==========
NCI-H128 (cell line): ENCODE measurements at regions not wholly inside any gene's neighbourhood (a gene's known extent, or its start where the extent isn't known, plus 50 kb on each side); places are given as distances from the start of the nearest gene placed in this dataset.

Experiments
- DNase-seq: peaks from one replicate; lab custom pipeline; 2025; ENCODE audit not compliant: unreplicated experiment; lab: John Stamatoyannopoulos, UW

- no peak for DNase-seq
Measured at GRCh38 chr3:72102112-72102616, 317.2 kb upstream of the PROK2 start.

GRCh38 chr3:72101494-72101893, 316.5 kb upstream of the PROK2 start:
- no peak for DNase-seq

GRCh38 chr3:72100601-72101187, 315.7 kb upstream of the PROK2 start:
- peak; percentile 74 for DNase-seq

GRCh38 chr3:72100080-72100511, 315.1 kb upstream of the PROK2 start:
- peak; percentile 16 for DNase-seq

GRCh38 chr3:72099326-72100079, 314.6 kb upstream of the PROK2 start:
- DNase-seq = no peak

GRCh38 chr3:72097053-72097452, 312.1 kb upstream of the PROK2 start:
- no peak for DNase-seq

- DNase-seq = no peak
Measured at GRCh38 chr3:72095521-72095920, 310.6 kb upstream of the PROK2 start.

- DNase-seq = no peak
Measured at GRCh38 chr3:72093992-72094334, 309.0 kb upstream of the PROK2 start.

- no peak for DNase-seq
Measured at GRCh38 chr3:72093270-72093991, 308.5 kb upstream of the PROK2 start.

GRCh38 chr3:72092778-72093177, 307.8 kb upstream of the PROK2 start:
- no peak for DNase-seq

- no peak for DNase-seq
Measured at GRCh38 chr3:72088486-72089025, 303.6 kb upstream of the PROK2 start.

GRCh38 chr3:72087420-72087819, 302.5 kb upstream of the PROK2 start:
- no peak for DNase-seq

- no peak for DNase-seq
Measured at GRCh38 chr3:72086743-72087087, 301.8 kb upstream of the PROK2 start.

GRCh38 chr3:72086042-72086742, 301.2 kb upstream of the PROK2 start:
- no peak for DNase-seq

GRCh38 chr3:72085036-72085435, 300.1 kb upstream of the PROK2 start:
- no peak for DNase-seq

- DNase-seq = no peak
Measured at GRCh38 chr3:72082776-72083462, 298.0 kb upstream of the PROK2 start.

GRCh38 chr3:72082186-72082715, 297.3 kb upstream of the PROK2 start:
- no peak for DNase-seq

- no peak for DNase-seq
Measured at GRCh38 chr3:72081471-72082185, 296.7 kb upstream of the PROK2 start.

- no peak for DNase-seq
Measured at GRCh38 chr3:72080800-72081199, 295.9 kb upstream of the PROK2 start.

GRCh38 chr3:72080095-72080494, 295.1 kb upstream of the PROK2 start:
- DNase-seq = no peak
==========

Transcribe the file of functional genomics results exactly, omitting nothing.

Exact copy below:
NCI-H128 (cell line): ENCODE measurements at regions not wholly inside any gene's neighbourhood (a gene's known extent, or its start where the extent isn't known, plus 50 kb on each side); places are given as distances from the start of the nearest gene placed in this dataset.

Experiments
- DNase-seq: peaks from one replicate; lab custom pipeline; 2025; ENCODE audit not compliant: unreplicated experiment; lab: John Stamatoyannopoulos, UW

- no peak for DNase-seq
Measured at GRCh38 chr3:72102112-72102616, 317.2 kb upstream of the PROK2 start.

GRCh38 chr3:72101494-72101893, 316.5 kb upstream of the PROK2 start:
- no peak for DNase-seq

GRCh38 chr3:72100601-72101187, 315.7 kb upstream of the PROK2 start:
- peak; percentile 74 for DNase-seq

GRCh38 chr3:72100080-72100511, 315.1 kb upstream of the PROK2 start:
- peak; percentile 16 for DNase-seq

GRCh38 chr3:72099326-72100079, 314.6 kb upstream of the PROK2 start:
- DNase-seq = no peak

GRCh38 chr3:72097053-72097452, 312.1 kb upstream of the PROK2 start:
- no peak for DNase-seq

- DNase-seq = no peak
Measured at GRCh38 chr3:72095521-72095920, 310.6 kb upstream of the PROK2 start.

- DNase-seq = no peak
Measured at GRCh38 chr3:72093992-72094334, 309.0 kb upstream of the PROK2 start.

- no peak for DNase-seq
Measured at GRCh38 chr3:72093270-72093991, 308.5 kb upstream of the PROK2 start.

GRCh38 chr3:72092778-72093177, 307.8 kb upstream of the PROK2 start:
- no peak for DNase-seq

- no peak for DNase-seq
Measured at GRCh38 chr3:72088486-72089025, 303.6 kb upstream of the PROK2 start.

GRCh38 chr3:72087420-72087819, 302.5 kb upstream of the PROK2 start:
- no peak for DNase-seq

- no peak for DNase-seq
Measured at GRCh38 chr3:72086743-72087087, 301.8 kb upstream of the PROK2 start.

GRCh38 chr3:72086042-72086742, 301.2 kb upstream of the PROK2 start:
- no peak for DNase-seq

GRCh38 chr3:72085036-72085435, 300.1 kb upstream of the PROK2 start:
- no peak for DNase-seq

- DNase-seq = no peak
Measured at GRCh38 chr3:72082776-72083462, 298.0 kb upstream of the PROK2 start.

GRCh38 chr3:72082186-72082715, 297.3 kb upstream of the PROK2 start:
- no peak for DNase-seq

- no peak for DNase-seq
Measured at GRCh38 chr3:72081471-72082185, 296.7 kb upstream of the PROK2 start.

- no peak for DNase-seq
Measured at GRCh38 chr3:72080800-72081199, 295.9 kb upstream of the PROK2 start.

GRCh38 chr3:72080095-72080494, 295.1 kb upstream of the PROK2 start:
- DNase-seq = no peak